Does he remember Brendan’s transition from teaching to professional acting?
“Yes and no. From early on, I remember dad coming home with strange haircuts. I remember him dyeing his hair black. I remember him doing a Garry Hynes play and looking really menacing for about a month. Which was weird. But I don’t remember the transition. And I often think about that now. Because my parents had four kids and it must have been an intensely worrying and anxious time for them. But it was completely hidden from us.”
Did he get to spend time on movie sets? Did he understand what dad was actually doing for a living?
“There were day-trips to dad’s work,” recalls Gleeson. “But we didn’t always understand what was going on. We were extras on The General. We went for one day to the set of The Treaty. We went for one day to the set of Braveheart. They had arrows. So that was cool.”
And was it cool knowing that dad was touched by glitz and glamour?
“That never mattered to us at all. He was always still busy being a good dad and mam was always busy being a good mam. And that’s what I remember most.”
Fittingly, father and son will soon share screen time in Calvary, John Michael McDonagh’s dark good-priest-gone-bad drama.
“I haven’t got a huge amount to do in that,” explains Gleeson the Younger. “That’s my dad’s film. He is the centre of it. There are all these local people who are taking strips off him and we are all in orbit around him. I am only in it for one scene. But it did take us to different level of working together. And it’s another level for John. It feels very, very strong.”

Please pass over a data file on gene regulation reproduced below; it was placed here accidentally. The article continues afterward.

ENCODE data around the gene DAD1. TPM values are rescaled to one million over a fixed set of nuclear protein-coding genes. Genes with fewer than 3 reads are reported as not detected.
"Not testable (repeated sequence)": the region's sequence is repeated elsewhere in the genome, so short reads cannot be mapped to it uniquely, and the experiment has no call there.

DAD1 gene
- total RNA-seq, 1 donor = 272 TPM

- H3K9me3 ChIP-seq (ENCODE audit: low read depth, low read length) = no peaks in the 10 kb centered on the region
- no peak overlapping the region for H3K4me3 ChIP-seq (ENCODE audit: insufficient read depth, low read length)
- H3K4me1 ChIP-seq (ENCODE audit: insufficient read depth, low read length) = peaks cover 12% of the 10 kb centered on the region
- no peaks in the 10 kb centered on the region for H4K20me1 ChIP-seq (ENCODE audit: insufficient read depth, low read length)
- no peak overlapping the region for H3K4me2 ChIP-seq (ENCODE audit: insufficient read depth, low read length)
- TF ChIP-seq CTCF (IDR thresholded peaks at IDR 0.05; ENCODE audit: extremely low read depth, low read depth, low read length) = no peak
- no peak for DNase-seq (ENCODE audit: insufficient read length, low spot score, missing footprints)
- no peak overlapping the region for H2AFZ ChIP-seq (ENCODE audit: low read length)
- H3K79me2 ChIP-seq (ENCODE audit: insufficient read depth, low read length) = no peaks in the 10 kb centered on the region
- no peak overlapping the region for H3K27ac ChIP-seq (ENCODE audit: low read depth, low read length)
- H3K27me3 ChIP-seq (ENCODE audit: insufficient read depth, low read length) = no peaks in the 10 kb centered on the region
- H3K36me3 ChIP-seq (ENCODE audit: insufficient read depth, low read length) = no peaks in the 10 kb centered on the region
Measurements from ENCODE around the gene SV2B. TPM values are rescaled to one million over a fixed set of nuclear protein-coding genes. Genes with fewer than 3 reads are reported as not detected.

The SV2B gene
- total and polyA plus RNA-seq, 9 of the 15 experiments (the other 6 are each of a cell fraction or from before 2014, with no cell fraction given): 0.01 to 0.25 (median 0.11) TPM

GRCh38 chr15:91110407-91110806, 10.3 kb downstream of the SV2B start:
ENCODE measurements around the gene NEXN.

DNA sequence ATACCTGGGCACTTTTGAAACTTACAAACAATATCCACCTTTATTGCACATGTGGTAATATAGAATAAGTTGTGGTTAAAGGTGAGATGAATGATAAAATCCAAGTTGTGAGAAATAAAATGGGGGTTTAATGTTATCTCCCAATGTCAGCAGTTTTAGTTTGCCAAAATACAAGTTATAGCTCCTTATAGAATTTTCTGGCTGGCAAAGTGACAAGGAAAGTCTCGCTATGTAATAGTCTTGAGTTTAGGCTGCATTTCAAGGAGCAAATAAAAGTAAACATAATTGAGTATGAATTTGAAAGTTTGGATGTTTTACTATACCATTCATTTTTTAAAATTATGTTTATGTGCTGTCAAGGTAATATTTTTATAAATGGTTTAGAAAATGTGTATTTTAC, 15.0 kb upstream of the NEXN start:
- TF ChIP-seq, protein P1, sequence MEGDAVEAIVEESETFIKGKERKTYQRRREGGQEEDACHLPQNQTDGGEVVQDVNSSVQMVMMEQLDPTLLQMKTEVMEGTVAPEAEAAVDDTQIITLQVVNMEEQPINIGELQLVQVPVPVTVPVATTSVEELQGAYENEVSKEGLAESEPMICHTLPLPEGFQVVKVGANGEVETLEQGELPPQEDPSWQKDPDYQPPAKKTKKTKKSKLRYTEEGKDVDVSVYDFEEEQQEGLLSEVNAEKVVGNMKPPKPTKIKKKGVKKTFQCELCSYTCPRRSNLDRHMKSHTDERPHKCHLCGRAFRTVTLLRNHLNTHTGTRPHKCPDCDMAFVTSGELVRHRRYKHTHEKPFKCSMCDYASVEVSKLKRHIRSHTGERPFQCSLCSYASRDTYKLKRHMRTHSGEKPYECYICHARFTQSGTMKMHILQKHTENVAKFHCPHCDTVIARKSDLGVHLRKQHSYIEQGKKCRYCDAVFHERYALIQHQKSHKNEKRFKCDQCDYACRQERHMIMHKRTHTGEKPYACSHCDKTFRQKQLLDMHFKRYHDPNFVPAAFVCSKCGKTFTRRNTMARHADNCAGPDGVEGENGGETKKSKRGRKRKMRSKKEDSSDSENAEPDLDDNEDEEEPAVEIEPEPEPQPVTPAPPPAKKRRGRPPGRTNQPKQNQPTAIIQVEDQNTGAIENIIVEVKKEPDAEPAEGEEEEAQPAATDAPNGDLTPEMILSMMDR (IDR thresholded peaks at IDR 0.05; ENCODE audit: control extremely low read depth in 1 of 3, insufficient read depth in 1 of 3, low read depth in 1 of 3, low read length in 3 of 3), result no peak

We’ll get another chance to see Domhnall in Lenny Abrahamson’s Frank, featuring Michael Fassbender in a round, papier mâché head: “I first read the script a long time ago and it’s changed since then,” says Gleeson. “It’s difficult to get your head around it. It’s difficult to get your head around the head. But what Michael is doing is very different to what Frank Sidebottom did. Once he talks to you you can feel his personality. And it’s just another conversation with a face.”
The young actor hopes to return to writing eventually and is, judging by his small talk, remarkably well read, especially when it comes to his father’s favourite, Flann O’Brien. (“Always big in our house.”) For the moment, however, the thrill he discovered as a 19-year-old is still propelling him along: “Having an apartment when I was 19 was amazing,” he says. “But the joy of knowing how good a part can be. There’s nothing better.”